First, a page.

Zoom: around 4.5x next year’s revenue

So we already have a difference! This one’s pretty obvious, though: Zoom is turning a profit, while Slack isn’t. Slack lost around $140 million in 2019, while Zoom had a profit of about $7.5 million. We’ll already get a nice multiple on our revenue, with a small discount on our burn. So let’s be generous and say we get a 5x multiple, including burn, off our $100 million next year’s revenue. That gets me to a $500 million valuation.

But I'm an early stage company, so of course, I’m burning capital to grow. Hiring is expensive, customer acquisition is costly, and worst of all, I have to compete with Slack and Zoom. But I’m clearly growing substantially, and I seem to have an outside shot of taking part in the market. So let’s take a look at growth and runway.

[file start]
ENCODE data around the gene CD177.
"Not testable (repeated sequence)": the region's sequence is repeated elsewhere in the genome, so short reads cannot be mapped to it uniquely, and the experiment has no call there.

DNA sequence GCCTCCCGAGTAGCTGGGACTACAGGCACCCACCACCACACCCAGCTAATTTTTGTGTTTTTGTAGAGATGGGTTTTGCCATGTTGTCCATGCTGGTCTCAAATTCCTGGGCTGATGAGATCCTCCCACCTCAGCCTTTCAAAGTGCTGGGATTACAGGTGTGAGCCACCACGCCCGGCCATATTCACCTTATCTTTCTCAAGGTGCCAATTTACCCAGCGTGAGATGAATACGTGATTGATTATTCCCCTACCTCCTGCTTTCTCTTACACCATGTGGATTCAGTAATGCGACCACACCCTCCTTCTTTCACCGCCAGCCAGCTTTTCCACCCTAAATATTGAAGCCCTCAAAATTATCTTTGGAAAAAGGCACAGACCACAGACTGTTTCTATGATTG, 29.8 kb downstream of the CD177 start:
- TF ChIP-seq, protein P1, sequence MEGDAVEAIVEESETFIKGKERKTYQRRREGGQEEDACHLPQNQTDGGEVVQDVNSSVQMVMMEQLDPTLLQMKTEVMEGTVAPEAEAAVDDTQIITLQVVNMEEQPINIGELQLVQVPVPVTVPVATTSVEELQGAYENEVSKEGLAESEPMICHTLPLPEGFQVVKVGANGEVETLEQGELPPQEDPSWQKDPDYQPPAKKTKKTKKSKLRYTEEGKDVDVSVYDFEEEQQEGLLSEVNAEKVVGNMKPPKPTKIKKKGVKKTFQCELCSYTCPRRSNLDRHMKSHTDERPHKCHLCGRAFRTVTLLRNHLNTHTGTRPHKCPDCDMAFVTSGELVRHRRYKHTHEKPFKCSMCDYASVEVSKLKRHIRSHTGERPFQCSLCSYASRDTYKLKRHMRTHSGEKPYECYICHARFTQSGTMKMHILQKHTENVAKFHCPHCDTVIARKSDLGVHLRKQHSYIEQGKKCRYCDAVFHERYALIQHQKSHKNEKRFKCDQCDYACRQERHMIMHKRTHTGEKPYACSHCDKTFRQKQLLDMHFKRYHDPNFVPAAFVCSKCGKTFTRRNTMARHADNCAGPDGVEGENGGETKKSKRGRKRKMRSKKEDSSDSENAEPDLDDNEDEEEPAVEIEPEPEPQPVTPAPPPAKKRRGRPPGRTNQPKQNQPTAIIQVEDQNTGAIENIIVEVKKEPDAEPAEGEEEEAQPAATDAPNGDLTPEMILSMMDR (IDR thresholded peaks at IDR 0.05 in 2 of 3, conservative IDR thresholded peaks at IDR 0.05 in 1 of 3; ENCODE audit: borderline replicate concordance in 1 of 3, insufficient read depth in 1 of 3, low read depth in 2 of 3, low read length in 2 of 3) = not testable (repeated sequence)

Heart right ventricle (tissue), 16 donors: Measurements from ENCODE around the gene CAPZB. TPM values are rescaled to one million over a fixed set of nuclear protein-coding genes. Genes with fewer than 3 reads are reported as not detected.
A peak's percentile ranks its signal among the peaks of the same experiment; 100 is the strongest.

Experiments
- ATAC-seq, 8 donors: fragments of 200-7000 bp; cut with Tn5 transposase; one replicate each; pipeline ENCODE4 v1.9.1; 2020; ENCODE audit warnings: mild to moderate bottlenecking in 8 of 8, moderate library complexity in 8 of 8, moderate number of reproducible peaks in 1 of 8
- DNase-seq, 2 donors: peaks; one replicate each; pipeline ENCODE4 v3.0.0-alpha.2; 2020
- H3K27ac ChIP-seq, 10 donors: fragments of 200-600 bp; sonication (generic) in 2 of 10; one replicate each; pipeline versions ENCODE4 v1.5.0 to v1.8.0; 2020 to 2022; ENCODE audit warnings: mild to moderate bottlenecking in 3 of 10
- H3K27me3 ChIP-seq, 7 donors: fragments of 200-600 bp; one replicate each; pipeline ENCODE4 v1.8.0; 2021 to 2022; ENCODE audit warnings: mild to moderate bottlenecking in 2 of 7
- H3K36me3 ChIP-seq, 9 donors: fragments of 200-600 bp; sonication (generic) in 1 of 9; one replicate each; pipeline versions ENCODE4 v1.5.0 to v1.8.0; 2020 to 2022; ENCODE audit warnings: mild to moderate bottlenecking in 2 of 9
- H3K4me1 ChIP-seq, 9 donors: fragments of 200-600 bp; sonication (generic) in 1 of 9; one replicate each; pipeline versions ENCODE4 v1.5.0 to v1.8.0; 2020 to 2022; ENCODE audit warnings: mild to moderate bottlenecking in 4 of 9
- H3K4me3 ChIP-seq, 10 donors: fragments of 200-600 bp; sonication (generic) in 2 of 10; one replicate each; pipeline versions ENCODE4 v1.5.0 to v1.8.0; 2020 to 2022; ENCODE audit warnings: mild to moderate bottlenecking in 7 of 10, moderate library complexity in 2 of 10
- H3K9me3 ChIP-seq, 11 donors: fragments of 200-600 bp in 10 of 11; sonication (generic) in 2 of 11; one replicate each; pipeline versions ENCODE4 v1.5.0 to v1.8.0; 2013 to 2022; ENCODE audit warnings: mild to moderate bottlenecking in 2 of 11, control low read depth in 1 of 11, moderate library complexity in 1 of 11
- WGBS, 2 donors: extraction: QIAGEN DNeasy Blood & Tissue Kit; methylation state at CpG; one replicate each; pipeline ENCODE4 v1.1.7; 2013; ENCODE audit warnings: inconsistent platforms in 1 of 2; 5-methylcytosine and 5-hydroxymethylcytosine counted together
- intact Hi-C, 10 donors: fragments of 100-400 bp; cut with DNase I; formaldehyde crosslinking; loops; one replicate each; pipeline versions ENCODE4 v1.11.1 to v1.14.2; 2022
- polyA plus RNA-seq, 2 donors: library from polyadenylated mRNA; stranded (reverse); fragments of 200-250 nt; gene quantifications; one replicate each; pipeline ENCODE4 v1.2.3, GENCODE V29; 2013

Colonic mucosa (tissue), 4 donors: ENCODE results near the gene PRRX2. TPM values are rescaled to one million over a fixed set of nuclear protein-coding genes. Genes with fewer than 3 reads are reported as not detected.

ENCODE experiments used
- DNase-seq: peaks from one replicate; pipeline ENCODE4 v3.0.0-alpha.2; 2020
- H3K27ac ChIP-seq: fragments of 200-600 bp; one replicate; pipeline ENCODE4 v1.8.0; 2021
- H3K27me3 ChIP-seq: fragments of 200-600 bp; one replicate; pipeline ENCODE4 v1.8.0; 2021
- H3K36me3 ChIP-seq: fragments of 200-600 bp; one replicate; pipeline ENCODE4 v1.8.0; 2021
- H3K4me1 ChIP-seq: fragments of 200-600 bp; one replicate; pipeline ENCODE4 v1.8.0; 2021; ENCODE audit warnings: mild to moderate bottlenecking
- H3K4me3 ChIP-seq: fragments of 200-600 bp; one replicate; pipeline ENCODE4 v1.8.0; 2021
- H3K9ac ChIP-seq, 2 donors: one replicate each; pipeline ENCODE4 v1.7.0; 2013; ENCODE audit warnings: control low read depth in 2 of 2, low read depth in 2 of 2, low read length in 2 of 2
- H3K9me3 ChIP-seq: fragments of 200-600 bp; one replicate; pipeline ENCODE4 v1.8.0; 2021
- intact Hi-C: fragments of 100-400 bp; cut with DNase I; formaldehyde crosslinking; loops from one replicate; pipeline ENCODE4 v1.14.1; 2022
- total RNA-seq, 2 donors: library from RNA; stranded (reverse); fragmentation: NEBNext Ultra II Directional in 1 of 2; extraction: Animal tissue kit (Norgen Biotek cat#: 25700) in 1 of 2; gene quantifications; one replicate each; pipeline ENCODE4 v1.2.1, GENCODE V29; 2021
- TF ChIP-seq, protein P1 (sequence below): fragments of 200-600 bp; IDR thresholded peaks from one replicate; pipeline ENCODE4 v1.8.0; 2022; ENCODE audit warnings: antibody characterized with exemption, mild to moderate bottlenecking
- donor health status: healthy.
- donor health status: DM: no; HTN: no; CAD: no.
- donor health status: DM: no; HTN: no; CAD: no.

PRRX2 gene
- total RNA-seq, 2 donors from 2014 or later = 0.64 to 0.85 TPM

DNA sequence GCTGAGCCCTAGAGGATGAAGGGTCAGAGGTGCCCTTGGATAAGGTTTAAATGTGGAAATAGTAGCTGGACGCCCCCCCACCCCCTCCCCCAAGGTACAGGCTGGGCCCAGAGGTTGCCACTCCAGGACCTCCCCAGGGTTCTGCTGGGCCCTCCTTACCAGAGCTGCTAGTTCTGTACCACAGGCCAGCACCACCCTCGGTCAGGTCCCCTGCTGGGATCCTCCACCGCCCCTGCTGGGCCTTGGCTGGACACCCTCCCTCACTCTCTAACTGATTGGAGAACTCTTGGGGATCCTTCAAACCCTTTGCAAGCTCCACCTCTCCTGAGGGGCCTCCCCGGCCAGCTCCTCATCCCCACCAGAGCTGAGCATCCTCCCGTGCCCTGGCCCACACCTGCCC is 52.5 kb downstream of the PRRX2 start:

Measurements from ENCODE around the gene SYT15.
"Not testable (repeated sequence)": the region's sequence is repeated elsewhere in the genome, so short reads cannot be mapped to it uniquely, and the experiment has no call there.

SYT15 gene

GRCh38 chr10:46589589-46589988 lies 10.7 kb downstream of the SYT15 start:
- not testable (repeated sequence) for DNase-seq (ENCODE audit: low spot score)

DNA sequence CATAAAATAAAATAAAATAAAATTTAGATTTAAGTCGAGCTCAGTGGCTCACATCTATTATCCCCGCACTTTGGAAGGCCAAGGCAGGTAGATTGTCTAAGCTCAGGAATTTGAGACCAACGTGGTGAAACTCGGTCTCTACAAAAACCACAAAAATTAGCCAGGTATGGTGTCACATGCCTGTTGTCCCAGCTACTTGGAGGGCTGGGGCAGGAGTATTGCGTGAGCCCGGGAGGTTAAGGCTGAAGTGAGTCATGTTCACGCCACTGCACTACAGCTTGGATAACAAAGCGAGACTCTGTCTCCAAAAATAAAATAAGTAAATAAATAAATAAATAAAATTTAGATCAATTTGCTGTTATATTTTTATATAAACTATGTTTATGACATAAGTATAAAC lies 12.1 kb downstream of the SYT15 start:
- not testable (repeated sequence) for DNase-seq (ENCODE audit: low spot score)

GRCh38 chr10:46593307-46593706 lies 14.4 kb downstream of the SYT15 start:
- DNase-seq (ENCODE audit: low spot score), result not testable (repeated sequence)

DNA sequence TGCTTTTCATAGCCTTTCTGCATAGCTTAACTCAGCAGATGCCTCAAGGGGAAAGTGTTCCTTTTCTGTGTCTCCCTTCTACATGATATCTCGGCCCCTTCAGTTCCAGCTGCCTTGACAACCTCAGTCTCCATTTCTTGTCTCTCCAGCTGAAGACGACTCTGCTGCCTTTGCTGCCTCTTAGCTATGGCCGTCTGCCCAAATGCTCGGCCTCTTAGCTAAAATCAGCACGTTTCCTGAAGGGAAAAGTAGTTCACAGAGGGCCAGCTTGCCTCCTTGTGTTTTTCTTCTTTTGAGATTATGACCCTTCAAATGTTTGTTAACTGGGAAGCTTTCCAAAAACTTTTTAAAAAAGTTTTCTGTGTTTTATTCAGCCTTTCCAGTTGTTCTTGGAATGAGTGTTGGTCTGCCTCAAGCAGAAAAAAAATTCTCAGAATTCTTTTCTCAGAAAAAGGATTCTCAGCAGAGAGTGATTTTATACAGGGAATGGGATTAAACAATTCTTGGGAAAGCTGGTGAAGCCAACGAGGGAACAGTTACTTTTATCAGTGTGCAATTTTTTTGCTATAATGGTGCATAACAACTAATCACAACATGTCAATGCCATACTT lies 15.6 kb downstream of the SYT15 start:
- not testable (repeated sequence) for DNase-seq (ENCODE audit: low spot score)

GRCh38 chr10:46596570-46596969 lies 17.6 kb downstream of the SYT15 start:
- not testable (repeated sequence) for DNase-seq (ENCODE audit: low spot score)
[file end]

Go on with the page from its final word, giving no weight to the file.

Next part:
I’ll have around 9x the number of users I have now in a year. Meanwhile, I’ll add about 600,000 paying customers, or 60% growth. I have around 15 months of runway — and obviously, there are levers I can pull to bring that down.

Now the mystery unicorn hand-waving might come in. Every investor, having seen hundreds (or thousands) of companies, will have some level of intuition on where you’re going backed up by data. You can look at the growth trajectories of something like Slack and Zoom at the stage they were in their lives, and clearly, there’s some historical value there. So, putting on our investor hat, we’ll wave our magic wand and grant another 4x multiple to the company for growth purposes.